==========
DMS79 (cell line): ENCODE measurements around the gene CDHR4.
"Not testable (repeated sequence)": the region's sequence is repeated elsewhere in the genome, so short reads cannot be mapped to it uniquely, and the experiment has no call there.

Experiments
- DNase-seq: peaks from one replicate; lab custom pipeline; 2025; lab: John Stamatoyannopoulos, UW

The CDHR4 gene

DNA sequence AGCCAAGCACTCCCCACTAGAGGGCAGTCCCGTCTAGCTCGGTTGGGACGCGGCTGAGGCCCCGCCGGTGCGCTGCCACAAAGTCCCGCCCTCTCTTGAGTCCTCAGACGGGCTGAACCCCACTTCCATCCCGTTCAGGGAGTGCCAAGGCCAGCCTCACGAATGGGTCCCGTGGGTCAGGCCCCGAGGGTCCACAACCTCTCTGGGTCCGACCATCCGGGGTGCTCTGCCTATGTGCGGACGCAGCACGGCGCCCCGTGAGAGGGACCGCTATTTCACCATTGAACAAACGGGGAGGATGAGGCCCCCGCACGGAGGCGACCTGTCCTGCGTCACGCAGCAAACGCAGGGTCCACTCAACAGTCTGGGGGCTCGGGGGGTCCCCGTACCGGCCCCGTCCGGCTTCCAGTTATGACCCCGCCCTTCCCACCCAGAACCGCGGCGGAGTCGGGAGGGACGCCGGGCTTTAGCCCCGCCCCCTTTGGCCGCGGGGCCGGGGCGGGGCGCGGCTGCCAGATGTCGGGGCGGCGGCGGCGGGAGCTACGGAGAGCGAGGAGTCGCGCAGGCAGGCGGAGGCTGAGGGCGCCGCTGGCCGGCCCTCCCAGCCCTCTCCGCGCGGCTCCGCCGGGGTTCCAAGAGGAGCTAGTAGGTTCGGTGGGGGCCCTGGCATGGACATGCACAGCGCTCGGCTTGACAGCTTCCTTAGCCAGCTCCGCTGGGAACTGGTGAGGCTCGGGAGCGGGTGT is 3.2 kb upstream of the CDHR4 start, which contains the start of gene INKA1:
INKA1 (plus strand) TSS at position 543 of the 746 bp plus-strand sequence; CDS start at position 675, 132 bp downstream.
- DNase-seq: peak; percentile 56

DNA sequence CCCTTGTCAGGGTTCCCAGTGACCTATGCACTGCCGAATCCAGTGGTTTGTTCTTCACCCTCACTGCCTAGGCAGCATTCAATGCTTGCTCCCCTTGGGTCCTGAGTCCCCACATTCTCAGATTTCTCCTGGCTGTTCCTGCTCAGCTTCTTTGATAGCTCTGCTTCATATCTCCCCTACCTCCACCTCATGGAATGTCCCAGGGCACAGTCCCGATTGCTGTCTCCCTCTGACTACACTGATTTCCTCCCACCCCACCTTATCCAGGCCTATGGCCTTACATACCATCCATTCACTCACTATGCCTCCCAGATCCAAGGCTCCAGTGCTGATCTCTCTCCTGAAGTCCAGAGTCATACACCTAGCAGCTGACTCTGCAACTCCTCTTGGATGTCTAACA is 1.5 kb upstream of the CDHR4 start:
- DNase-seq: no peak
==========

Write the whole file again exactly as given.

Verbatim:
DMS79 (cell line): ENCODE measurements around the gene CDHR4.
"Not testable (repeated sequence)": the region's sequence is repeated elsewhere in the genome, so short reads cannot be mapped to it uniquely, and the experiment has no call there.

Experiments
- DNase-seq: peaks from one replicate; lab custom pipeline; 2025; lab: John Stamatoyannopoulos, UW

The CDHR4 gene

DNA sequence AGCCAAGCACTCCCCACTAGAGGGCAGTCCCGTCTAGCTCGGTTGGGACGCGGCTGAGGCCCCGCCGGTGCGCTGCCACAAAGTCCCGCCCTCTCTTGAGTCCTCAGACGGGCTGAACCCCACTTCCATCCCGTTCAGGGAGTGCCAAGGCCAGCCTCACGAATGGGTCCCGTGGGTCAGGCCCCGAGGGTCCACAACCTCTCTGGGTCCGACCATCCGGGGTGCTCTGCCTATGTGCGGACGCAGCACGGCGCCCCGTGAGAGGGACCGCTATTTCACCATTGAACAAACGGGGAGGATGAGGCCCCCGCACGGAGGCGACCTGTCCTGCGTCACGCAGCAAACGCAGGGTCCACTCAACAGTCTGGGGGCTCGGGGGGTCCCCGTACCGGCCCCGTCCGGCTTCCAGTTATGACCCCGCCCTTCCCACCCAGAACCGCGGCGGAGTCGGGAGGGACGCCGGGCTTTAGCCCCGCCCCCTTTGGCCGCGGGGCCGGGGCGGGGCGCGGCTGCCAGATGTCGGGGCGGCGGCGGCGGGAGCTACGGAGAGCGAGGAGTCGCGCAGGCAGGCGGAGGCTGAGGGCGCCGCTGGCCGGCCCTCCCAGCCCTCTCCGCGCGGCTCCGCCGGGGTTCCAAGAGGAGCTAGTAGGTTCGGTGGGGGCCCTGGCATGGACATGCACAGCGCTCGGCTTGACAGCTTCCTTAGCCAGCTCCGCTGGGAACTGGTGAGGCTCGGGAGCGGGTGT is 3.2 kb upstream of the CDHR4 start, which contains the start of gene INKA1:
INKA1 (plus strand) TSS at position 543 of the 746 bp plus-strand sequence; CDS start at position 675, 132 bp downstream.
- DNase-seq: peak; percentile 56

DNA sequence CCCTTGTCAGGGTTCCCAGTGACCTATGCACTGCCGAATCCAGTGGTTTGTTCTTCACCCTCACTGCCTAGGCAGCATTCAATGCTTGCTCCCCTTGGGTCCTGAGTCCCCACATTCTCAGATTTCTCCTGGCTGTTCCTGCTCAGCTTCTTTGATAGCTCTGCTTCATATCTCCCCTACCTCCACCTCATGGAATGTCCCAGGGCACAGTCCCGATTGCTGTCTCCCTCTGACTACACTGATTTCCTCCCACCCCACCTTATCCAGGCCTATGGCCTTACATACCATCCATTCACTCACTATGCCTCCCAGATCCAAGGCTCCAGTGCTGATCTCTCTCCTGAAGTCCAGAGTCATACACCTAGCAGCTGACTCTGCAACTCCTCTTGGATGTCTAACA is 1.5 kb upstream of the CDHR4 start:
- DNase-seq: no peak